Professor Jonathan R Seckl
Molecular Endocrinology Unit, University of Edinburgh, Western General Hospital, Edinburgh.
Stress, by releasing glucocorticoid hormones, affects the brain, especially a region called the hippocampus which has high levels of glucocorticoid receptors. Chronic stress or glucocorticoid oversecretion adversely affects the hippocampus, reducing nerve cell connections and producing memory impairments. The elderly are particularly vulnerable to this degenerative process. What are the events that underlie this important disorder and are there ways to prevent age-related loss of the ability to learn and memorise?
Somehow we know that stress is bad for us, particularly for our mental health and well-being. But how does this come about? Recently, a series of studies has suggested that hormones may be the key mediators of the adverse effects of stress on the brain. One of the major consequences of stress, be it physical stress (such as severe illness, trauma or pursuit by a lion) or psychological stress (such as public speaking, bereavement or mental illness), is activation of a region of the brain called the hypothalamus. This triggers a cascade of hormones called the hypothalamic-pituitary-adrenal-axis, leading to the release of glucocorticoid hormones (cortisol, corticosterone) from the adrenal gland which then act upon a variety of tissues. This response is of course crucial in the short term to enable the body to survive stress. Glucocorticoids increase blood pressure and the availability of the body's major metabolic fuels, all the better to escape the physical or psychological threat. At the same time glucocorticoids inhibit non-essential processes, such as inflammation, growth and reproduction. Clearly such matters can be more safely undertaken when escape from the lion or the auditorium has been accomplished! Whilst these responses are beneficial in the short term, with chronic stress and glucocorticoid excess, a series of deleterious effects occur, including myopathy, osteoporosis, hypertension, diabetes, reproductive failure and infections. Unsurprisingly, glucocorticoids also have potent effects on the brain, most notably on the hippocampus, a region critical for learning and memory, as well as being a crucial centre for glucocorticoid feedback inhibition of their own release.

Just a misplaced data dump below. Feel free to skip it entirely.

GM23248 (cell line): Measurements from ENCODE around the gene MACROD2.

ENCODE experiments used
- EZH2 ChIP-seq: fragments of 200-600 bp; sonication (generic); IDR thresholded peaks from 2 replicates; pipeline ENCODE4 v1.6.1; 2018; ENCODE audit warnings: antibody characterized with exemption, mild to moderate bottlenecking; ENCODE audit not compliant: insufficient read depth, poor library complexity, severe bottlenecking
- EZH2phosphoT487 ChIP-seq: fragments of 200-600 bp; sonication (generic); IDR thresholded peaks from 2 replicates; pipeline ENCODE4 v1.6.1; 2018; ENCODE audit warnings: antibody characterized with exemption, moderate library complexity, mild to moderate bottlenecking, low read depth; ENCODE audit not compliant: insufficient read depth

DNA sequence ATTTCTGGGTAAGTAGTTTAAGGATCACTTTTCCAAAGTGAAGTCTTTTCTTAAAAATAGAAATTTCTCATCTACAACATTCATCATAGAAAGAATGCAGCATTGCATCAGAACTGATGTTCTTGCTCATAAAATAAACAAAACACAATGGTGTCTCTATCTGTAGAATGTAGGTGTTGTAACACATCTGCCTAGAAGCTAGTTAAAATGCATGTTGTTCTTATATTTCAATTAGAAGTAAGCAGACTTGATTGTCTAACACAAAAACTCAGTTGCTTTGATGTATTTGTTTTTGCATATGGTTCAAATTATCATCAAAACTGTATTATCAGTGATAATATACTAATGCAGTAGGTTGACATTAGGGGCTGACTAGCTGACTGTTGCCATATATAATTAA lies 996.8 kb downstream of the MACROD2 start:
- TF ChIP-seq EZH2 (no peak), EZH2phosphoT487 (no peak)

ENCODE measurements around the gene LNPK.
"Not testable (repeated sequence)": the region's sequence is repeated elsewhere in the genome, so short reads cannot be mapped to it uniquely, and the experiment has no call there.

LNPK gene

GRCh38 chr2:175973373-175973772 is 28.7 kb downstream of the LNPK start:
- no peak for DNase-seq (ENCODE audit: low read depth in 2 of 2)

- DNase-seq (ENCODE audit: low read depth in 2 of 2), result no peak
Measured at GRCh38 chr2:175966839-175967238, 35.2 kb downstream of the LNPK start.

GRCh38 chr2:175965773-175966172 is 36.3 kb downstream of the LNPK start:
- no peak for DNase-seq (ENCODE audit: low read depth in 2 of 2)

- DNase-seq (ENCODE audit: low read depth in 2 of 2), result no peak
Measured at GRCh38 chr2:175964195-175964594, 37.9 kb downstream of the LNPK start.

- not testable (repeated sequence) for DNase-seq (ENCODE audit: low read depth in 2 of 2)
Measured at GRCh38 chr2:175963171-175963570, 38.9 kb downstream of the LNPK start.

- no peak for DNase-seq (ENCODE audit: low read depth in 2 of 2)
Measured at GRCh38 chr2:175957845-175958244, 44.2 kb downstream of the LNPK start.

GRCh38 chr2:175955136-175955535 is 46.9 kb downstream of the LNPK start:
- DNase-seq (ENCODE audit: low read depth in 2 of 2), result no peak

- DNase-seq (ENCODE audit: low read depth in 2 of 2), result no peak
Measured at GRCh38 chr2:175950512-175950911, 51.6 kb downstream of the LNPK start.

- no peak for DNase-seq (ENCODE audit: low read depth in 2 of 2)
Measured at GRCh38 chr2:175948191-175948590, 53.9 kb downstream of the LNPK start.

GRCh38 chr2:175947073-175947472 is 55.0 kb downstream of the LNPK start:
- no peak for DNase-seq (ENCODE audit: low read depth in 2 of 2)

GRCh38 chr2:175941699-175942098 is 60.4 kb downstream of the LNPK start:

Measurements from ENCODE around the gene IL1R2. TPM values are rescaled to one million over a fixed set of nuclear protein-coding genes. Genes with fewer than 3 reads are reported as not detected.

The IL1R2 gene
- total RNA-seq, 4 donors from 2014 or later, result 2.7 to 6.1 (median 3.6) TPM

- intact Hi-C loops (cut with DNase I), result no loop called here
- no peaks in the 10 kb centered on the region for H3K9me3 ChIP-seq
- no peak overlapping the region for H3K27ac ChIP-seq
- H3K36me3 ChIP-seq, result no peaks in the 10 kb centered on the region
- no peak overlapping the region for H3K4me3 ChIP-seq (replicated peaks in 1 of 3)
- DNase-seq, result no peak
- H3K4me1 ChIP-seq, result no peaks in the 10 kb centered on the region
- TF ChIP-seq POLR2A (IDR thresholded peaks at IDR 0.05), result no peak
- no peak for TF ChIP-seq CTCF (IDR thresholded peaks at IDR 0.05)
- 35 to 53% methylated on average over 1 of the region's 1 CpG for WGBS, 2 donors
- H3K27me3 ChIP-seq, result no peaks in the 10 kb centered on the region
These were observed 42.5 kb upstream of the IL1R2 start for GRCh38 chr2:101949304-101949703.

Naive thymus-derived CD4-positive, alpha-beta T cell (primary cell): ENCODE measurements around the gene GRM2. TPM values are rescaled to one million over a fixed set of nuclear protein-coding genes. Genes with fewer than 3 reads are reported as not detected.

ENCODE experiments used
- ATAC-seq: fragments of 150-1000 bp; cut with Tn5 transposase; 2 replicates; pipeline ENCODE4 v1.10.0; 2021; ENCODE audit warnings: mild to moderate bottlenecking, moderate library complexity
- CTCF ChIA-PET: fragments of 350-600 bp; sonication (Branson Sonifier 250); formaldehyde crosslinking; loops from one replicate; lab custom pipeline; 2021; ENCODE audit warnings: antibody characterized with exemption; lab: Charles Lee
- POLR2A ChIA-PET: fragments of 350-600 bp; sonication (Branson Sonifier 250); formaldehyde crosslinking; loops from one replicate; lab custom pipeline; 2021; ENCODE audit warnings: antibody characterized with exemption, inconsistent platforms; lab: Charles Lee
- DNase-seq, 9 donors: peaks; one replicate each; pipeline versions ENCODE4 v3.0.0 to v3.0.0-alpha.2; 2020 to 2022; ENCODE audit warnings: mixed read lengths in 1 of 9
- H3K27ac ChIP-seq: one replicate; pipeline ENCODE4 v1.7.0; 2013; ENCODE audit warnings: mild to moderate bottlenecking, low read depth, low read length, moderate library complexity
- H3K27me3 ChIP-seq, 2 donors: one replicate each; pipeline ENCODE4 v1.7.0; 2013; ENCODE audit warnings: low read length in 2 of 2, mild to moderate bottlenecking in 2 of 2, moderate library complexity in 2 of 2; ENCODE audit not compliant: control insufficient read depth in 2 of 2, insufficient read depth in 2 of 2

The hippocampus has the highest density of receptors for glucocorticoids in the brain. Here low levels of glucocorticoids are essential to maintain nerve cell function and survival. In contrast, glucocorticoid excess interferes with nerve cell function in the hippocampus, interrupting the critical processes in synapses which are thought to underpin learning and memory. Moreover, glucocorticoids also interfere with the uptake of glucose by hippocampal nerve cells, thus making them vulnerable to other insults, such as lack of oxygen, loss of blood supply (stroke) and fits. Such neuronal 'endangerment' has been associated with alterations in the structure of nerve cells so that they lose their critical connections with other nerve cells. Eventually, particularly when other pathological processes such as stroke or ageing intervene, neurones in the hippocampus may die in the presence of excess glucocorticoids.